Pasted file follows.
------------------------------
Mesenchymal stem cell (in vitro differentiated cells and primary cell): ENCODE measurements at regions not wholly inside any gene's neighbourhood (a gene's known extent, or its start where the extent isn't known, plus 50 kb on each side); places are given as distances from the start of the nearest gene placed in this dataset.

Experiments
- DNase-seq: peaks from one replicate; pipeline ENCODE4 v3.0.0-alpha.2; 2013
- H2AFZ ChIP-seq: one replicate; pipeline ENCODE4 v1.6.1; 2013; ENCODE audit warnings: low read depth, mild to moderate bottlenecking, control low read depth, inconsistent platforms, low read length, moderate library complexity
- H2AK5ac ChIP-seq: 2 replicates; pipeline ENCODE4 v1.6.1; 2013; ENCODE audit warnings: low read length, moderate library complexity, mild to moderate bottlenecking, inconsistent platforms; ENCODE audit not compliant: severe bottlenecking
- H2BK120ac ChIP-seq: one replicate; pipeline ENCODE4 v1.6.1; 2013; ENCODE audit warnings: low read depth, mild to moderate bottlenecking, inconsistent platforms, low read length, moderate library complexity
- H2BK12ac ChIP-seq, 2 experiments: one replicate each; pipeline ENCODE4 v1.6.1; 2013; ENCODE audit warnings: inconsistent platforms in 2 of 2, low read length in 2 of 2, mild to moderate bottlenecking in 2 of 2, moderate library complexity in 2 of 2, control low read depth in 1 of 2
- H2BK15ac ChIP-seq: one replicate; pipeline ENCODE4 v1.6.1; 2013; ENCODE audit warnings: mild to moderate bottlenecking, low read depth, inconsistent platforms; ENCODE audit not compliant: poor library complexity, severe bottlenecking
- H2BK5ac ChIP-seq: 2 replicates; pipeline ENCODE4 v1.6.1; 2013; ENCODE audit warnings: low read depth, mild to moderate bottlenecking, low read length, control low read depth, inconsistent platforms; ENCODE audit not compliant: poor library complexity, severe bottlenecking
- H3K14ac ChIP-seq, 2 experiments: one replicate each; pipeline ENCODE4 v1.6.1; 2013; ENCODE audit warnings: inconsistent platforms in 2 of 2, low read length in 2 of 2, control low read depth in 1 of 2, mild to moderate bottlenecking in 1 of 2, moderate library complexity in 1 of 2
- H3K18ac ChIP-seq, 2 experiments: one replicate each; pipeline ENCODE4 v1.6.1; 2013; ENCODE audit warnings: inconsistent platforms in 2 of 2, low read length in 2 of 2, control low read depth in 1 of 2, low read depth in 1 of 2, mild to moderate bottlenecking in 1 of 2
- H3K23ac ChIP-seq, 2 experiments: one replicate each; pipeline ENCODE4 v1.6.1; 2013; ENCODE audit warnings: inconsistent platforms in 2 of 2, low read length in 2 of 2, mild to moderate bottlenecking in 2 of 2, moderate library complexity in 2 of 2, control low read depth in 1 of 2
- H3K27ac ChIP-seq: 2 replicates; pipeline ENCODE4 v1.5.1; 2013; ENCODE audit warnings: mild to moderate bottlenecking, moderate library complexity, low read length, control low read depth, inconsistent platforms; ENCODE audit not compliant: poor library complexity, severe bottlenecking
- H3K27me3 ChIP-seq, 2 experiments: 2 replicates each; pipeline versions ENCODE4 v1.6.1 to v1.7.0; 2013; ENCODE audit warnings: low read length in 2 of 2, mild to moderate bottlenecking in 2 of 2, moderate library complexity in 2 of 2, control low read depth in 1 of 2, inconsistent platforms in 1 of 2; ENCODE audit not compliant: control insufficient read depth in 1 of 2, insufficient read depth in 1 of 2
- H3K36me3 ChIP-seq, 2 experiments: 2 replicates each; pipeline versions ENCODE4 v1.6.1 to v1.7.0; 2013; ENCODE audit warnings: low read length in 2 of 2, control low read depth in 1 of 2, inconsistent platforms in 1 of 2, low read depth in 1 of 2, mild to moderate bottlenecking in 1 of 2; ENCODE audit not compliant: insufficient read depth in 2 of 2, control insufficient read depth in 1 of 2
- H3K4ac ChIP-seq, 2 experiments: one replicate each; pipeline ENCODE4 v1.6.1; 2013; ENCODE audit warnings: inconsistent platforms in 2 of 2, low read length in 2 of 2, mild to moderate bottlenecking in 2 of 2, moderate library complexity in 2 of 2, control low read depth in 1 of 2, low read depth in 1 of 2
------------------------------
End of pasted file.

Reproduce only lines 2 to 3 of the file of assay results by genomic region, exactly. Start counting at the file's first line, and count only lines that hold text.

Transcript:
Experiments
- DNase-seq: peaks from one replicate; pipeline ENCODE4 v3.0.0-alpha.2; 2013